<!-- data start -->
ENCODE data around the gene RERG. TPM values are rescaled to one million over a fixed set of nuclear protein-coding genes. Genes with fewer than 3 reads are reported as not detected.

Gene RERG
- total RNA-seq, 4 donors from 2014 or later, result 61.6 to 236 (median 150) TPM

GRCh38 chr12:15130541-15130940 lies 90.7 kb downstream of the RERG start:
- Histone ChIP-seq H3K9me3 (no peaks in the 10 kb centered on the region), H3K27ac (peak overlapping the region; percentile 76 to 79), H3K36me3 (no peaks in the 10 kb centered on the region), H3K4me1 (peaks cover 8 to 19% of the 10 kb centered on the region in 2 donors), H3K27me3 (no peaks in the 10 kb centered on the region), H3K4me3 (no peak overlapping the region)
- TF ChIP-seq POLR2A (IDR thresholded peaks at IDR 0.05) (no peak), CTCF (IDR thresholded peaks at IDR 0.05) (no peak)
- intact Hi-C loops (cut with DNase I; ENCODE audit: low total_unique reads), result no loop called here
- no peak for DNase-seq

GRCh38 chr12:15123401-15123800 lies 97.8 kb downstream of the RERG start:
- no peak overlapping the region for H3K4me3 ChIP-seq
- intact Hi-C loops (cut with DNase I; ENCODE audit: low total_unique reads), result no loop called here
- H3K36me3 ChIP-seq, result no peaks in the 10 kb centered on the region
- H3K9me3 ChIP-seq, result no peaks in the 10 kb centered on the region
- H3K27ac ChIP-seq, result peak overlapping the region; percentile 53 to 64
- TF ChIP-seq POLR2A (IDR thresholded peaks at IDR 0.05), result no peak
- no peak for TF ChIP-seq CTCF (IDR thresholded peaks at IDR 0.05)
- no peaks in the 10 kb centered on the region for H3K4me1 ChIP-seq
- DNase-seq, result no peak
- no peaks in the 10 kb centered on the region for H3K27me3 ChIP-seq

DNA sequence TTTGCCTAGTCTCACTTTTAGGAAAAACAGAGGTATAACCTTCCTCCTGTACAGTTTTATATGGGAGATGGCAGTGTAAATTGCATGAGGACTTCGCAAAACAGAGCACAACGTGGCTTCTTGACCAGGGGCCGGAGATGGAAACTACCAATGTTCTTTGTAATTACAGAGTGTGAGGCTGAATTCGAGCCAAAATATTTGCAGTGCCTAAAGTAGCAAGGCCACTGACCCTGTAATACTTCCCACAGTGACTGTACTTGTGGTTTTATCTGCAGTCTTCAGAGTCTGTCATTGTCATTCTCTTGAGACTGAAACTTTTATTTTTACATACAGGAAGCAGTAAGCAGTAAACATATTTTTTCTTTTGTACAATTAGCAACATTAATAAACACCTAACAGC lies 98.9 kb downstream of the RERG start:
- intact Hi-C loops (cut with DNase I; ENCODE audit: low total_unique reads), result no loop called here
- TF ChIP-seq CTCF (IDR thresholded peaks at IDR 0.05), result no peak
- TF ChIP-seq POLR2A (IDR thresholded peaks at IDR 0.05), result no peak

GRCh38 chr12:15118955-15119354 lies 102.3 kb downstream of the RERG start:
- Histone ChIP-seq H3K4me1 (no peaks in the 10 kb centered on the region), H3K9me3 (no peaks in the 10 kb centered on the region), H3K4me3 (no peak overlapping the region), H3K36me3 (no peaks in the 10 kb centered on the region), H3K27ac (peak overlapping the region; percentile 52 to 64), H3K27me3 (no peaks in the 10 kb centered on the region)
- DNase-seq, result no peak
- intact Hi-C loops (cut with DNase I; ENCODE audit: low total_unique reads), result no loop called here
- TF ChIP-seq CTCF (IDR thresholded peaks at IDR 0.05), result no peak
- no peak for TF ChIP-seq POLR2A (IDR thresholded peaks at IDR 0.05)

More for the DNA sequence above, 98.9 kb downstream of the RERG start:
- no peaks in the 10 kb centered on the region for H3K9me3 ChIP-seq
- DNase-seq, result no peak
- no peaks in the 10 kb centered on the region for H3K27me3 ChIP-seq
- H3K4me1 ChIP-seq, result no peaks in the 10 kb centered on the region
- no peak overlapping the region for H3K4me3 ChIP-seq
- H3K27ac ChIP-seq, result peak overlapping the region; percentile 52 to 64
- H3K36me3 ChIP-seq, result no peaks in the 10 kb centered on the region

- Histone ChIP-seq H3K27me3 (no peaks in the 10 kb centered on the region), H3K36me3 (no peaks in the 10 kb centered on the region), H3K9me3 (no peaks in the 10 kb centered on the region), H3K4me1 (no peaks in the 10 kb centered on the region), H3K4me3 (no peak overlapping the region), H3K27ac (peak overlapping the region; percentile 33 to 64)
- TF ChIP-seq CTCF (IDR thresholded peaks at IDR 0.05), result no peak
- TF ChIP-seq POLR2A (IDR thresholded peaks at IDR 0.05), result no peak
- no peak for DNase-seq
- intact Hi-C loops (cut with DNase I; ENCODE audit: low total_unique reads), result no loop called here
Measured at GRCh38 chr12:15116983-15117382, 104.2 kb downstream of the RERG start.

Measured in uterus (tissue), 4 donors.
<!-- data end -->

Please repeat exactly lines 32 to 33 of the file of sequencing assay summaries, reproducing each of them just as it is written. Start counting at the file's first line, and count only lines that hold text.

- DNase-seq, result no peak
- no peaks in the 10 kb centered on the region for H3K27me3 ChIP-seq